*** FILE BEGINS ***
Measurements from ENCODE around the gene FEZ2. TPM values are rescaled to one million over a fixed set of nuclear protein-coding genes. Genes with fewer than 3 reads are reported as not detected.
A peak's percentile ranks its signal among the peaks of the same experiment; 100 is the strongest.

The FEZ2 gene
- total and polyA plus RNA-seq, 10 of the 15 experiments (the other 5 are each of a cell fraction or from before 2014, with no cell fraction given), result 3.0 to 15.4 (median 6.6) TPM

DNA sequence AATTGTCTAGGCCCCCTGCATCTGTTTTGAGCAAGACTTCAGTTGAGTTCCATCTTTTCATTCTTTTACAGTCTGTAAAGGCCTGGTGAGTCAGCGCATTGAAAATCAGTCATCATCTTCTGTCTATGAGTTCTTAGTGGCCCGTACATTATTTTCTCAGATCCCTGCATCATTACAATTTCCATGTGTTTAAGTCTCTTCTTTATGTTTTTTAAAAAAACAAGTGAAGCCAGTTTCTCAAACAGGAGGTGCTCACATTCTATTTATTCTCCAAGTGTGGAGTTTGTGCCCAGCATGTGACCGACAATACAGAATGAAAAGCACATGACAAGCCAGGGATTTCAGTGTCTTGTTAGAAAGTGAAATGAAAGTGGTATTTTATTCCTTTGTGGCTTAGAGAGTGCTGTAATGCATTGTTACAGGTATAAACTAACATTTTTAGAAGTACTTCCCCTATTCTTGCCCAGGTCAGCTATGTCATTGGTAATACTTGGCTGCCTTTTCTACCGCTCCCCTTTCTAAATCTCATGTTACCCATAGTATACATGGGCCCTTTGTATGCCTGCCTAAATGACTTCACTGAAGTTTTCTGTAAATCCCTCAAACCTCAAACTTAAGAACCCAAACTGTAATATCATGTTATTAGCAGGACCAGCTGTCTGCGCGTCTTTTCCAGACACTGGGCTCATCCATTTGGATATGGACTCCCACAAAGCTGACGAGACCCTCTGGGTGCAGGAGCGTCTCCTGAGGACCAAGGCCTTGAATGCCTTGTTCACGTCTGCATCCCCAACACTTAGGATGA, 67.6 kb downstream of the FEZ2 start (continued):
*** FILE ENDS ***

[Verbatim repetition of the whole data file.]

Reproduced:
Measurements from ENCODE around the gene FEZ2. TPM values are rescaled to one million over a fixed set of nuclear protein-coding genes. Genes with fewer than 3 reads are reported as not detected.
A peak's percentile ranks its signal among the peaks of the same experiment; 100 is the strongest.

The FEZ2 gene
- total and polyA plus RNA-seq, 10 of the 15 experiments (the other 5 are each of a cell fraction or from before 2014, with no cell fraction given), result 3.0 to 15.4 (median 6.6) TPM

DNA sequence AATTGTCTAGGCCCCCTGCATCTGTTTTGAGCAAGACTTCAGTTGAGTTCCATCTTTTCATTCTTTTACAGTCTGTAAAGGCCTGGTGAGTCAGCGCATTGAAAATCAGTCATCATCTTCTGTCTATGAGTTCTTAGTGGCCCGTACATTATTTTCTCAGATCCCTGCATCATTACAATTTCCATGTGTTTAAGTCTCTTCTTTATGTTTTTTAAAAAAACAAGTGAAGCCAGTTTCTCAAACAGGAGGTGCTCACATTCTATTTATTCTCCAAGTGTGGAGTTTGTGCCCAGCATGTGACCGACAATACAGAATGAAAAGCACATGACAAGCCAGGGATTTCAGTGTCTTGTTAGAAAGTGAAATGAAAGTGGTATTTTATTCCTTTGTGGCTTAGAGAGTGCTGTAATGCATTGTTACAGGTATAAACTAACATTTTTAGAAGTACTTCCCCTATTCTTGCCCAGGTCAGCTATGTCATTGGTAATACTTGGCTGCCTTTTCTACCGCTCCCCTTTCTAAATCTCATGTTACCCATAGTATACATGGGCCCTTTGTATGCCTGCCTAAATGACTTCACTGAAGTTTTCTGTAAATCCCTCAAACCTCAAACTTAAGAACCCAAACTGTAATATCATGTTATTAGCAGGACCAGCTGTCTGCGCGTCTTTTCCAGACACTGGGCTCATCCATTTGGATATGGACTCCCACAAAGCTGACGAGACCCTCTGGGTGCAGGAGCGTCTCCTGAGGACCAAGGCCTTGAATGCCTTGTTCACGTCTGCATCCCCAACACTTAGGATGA, 67.6 kb downstream of the FEZ2 start (continued):